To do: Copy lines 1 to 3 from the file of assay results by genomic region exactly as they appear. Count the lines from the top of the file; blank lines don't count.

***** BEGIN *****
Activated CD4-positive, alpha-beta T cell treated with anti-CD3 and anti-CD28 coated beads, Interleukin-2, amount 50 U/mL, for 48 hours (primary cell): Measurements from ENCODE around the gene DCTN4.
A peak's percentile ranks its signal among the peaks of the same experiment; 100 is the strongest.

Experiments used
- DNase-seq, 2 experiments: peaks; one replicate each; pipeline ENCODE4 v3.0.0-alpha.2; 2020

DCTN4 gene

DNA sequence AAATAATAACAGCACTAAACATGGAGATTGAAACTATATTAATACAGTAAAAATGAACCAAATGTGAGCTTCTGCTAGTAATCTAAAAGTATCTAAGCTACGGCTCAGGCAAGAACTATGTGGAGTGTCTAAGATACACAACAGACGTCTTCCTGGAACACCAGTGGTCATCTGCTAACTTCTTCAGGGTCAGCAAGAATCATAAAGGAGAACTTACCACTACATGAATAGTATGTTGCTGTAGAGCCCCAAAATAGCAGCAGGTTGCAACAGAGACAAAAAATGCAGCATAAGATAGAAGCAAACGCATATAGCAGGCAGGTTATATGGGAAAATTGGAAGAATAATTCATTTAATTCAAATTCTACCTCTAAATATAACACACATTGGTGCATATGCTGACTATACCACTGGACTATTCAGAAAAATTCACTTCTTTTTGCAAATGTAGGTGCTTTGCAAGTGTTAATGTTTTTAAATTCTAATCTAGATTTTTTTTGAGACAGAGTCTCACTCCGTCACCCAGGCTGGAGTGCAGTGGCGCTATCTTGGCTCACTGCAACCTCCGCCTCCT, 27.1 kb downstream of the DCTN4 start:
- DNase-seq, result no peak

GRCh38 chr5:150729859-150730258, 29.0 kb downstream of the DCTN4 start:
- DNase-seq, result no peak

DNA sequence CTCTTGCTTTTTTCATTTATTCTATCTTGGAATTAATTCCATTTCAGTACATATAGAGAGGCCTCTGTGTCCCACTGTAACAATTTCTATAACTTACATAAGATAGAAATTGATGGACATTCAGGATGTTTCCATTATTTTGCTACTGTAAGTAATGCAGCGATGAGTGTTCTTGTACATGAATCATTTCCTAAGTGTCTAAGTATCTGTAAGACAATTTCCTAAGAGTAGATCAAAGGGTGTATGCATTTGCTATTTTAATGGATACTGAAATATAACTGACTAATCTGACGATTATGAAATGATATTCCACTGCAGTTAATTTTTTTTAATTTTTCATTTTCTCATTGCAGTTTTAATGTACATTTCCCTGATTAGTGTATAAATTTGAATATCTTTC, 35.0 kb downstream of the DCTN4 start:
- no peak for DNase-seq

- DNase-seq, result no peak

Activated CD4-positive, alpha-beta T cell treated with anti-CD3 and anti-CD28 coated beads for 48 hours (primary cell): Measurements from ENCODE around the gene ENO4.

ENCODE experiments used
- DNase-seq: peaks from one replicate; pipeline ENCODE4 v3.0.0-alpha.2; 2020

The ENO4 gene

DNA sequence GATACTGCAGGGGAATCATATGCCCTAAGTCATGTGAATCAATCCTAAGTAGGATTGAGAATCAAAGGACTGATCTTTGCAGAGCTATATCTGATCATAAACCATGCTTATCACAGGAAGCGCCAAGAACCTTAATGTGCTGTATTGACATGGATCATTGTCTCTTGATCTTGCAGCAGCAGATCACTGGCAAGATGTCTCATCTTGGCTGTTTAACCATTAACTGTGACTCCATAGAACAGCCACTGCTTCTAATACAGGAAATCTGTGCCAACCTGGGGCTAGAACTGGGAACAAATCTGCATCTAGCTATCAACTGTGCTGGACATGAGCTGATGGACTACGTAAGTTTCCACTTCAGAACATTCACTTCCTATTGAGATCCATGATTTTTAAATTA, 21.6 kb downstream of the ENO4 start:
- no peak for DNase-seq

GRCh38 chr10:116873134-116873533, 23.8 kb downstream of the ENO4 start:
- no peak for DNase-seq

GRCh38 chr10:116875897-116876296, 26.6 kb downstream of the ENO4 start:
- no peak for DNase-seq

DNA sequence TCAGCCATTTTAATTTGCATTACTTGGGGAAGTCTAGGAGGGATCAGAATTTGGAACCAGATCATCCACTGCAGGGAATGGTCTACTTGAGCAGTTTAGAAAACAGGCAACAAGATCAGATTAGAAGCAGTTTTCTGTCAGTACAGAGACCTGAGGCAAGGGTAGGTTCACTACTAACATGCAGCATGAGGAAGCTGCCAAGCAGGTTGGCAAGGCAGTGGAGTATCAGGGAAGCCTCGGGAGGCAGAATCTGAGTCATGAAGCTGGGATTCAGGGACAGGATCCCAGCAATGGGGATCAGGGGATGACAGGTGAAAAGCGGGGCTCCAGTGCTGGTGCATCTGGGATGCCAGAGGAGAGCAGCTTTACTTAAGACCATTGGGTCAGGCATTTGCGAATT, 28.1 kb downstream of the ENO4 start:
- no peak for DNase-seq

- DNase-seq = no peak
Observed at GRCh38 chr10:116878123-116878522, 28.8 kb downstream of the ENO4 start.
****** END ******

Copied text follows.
Activated CD4-positive, alpha-beta T cell treated with anti-CD3 and anti-CD28 coated beads, Interleukin-2, amount 50 U/mL, for 48 hours (primary cell): Measurements from ENCODE around the gene DCTN4.
A peak's percentile ranks its signal among the peaks of the same experiment; 100 is the strongest.

Experiments used